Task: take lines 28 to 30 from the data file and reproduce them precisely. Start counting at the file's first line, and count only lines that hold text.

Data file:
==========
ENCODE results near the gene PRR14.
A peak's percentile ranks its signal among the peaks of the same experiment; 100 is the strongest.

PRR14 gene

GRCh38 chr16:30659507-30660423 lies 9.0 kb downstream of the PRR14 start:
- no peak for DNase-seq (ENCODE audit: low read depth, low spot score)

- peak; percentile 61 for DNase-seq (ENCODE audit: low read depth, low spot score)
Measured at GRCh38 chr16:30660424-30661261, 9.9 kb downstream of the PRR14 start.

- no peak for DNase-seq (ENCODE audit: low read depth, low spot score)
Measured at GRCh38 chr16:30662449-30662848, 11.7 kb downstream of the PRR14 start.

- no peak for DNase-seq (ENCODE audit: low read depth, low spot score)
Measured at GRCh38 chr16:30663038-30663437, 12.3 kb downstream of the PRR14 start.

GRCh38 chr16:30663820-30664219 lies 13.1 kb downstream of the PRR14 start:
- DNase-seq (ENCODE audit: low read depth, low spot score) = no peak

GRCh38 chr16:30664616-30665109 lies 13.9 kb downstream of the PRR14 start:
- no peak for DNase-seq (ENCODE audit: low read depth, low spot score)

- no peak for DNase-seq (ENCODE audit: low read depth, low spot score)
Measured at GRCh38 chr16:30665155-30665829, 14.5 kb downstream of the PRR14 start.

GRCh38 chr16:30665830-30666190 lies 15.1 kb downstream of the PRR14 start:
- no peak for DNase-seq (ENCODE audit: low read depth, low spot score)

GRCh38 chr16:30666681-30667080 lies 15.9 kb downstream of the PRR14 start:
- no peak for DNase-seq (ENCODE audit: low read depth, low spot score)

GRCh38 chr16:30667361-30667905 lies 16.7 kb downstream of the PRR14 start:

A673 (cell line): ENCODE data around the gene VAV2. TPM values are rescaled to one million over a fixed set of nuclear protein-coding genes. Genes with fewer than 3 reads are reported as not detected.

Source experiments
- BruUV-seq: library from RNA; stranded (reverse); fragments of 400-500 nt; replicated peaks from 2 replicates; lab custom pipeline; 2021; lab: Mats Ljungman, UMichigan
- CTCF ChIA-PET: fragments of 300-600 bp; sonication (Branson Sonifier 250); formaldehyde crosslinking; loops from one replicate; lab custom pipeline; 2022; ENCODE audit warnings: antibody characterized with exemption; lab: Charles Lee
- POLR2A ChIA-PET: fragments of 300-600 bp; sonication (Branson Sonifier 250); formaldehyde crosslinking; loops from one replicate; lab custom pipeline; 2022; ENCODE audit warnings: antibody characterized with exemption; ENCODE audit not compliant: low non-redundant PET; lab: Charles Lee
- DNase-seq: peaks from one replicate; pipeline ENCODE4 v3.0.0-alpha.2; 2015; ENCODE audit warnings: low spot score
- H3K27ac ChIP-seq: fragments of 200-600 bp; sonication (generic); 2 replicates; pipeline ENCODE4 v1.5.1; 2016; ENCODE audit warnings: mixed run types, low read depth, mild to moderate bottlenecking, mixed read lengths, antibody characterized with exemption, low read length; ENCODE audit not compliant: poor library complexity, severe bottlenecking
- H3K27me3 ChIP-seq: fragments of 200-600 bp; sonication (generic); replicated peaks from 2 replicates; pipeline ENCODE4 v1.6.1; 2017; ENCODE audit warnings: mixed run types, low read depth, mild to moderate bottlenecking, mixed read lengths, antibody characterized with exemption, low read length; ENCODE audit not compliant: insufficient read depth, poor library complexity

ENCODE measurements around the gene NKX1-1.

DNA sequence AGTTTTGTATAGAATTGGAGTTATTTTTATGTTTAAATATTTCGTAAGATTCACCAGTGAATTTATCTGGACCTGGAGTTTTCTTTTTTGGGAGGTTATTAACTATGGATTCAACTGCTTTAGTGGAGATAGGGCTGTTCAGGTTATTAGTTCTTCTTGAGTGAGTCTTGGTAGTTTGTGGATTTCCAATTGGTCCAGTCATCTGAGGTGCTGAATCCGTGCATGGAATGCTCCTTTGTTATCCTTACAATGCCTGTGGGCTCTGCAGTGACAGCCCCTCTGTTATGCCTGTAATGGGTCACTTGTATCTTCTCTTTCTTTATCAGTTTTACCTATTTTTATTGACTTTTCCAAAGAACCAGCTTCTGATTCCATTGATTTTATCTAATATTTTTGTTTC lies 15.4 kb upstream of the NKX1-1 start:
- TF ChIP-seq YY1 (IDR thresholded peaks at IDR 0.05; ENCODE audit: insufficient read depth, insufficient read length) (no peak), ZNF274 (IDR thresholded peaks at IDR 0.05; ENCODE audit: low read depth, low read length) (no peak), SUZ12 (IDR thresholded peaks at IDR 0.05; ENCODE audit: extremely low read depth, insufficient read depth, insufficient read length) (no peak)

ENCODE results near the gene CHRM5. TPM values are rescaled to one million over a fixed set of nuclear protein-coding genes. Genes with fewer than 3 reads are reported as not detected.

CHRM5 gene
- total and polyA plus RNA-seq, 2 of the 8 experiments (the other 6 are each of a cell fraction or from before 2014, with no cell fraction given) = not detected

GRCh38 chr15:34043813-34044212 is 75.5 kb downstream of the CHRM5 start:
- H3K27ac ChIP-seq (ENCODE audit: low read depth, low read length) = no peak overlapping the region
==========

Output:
- DNase-seq: peaks from one replicate; pipeline ENCODE4 v3.0.0-alpha.2; 2015; ENCODE audit warnings: low spot score
- H3K27ac ChIP-seq: fragments of 200-600 bp; sonication (generic); 2 replicates; pipeline ENCODE4 v1.5.1; 2016; ENCODE audit warnings: mixed run types, low read depth, mild to moderate bottlenecking, mixed read lengths, antibody characterized with exemption, low read length; ENCODE audit not compliant: poor library complexity, severe bottlenecking
- H3K27me3 ChIP-seq: fragments of 200-600 bp; sonication (generic); replicated peaks from 2 replicates; pipeline ENCODE4 v1.6.1; 2017; ENCODE audit warnings: mixed run types, low read depth, mild to moderate bottlenecking, mixed read lengths, antibody characterized with exemption, low read length; ENCODE audit not compliant: insufficient read depth, poor library complexity